"From that process medals have always been likely for the men, we just need to get them to the start line in the shape of 2008. Our aim was to win an Olympic medal in Beijing - we came quite close to doing that with Liam and Oli who both had season best careers; Liam was fourth in Worlds, Oli tenth despite technical problems at that race. And then at the Olympics Liam had lap times to run for bronze, maybe silver. When it comes to 2012 the bottom line is one place for women and two for men because the drive is the Olympic Games, hands down."

Central to this revival of a British female presence at Olympic level have been both development riders like Lily Matthews and Annie Last, who have gained points alongside those receiving interim support such as Sue Clarke - and such an improvement curve isn't expected to drop off.

"I think the two young girls are going to progress and Sue Clarke is going to progress; back on it. I think we can then challenge for two places, that's what I'd like to see. Let's work with these girls and you never know. I want to see two on the start line - but we don't want to have two riders there making numbers up. We want to be competitive for the medals in London. We're in a very different position this winter to last winter."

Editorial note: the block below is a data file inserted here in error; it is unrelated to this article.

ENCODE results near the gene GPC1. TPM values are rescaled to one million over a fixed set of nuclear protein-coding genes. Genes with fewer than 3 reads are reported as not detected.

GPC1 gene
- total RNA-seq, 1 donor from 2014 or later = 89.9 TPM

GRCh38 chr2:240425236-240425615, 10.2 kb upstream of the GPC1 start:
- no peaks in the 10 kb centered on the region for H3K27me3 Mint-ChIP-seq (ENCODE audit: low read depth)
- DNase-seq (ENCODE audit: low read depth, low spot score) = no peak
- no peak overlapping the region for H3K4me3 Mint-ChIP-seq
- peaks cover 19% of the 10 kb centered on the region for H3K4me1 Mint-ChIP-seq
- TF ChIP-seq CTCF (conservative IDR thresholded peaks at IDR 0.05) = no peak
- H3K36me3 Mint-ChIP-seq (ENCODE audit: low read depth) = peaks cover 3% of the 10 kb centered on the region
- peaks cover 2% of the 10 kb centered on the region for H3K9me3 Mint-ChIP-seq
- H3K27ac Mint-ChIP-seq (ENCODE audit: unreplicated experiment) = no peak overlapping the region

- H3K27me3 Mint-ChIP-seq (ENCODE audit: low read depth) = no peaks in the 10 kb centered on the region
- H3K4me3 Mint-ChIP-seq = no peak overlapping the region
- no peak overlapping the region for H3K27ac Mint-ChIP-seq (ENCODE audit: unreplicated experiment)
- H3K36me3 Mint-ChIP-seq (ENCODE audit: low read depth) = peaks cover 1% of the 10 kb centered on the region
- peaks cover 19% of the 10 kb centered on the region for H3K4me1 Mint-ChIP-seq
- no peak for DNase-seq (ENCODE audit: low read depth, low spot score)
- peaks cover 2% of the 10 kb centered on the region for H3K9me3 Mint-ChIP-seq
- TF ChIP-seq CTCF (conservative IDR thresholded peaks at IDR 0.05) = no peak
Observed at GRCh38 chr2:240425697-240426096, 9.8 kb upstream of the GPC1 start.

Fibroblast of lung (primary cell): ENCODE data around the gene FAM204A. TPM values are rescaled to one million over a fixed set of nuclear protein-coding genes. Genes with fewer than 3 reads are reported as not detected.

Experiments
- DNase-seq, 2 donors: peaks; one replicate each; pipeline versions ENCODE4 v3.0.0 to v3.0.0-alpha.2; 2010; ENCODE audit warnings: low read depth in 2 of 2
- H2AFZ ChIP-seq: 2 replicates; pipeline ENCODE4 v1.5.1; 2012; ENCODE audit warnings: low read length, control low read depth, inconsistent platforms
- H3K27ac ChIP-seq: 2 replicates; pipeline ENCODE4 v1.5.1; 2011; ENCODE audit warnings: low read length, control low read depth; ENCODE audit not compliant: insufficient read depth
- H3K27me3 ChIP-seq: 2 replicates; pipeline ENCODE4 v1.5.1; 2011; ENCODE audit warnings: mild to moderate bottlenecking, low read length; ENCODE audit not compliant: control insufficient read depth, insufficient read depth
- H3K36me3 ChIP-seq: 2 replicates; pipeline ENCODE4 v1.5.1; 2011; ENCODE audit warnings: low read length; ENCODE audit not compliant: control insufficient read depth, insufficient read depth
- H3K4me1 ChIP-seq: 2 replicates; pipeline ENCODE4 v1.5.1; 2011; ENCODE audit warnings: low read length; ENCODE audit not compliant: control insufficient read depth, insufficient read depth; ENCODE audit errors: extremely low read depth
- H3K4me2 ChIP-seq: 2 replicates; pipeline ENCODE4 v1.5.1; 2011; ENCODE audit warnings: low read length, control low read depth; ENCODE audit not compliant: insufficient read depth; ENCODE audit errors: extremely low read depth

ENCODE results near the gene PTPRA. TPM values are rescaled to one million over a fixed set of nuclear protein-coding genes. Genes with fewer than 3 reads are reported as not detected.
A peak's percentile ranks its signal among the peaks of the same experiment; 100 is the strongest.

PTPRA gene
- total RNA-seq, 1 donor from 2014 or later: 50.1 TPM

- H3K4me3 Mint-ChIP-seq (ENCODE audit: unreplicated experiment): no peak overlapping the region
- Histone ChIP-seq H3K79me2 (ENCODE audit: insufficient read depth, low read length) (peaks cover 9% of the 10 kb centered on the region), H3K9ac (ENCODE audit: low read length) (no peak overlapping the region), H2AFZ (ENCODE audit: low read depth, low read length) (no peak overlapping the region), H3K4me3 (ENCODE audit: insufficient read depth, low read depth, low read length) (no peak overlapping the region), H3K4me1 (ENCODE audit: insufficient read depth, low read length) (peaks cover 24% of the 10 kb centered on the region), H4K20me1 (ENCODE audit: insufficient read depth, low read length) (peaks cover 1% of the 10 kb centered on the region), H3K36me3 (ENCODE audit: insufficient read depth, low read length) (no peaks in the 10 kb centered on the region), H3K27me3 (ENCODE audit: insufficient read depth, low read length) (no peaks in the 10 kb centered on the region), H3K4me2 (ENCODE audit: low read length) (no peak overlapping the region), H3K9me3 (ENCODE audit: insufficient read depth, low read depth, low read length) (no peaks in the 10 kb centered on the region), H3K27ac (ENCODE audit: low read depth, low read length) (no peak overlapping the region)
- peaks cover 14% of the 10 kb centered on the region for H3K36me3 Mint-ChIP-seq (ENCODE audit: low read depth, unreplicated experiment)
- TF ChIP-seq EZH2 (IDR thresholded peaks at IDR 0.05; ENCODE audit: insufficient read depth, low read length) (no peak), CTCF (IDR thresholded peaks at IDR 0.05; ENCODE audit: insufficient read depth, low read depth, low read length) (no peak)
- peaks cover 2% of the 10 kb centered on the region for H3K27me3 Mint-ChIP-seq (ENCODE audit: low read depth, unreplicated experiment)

That push started with the result of Annie Last at the 2008 World Championships. Eighth as a Junior at Val Di Sol was a sign of progression which not only continued into the new year, but translated to mixing it in the senior ranks with top forty finishes at the World Cup and at under-23 level fourth in the European Championships and fifth at the World Championships. And all this while still in full-time education. It has only been since July that Last has been a full-time mountain bike rider.

The second story of massive improvement comes from Lily Matthews who in eleven months has gone from Expert-level national racer, to top 100 in the world rankings. Rides in the World Cup, European and World Championships have all been part of an extreme learning curve for Matthews who began life as a full-time athlete only one year ago - something which is not lost on Dixon.

"Lily came on board with the Olympic Academy in December and Annie Last came through from the Olympic Development Programme as a Junior to an under-23. At the time Annie was in full time school so she couldn't come into the Academy environment in the same way Lily has.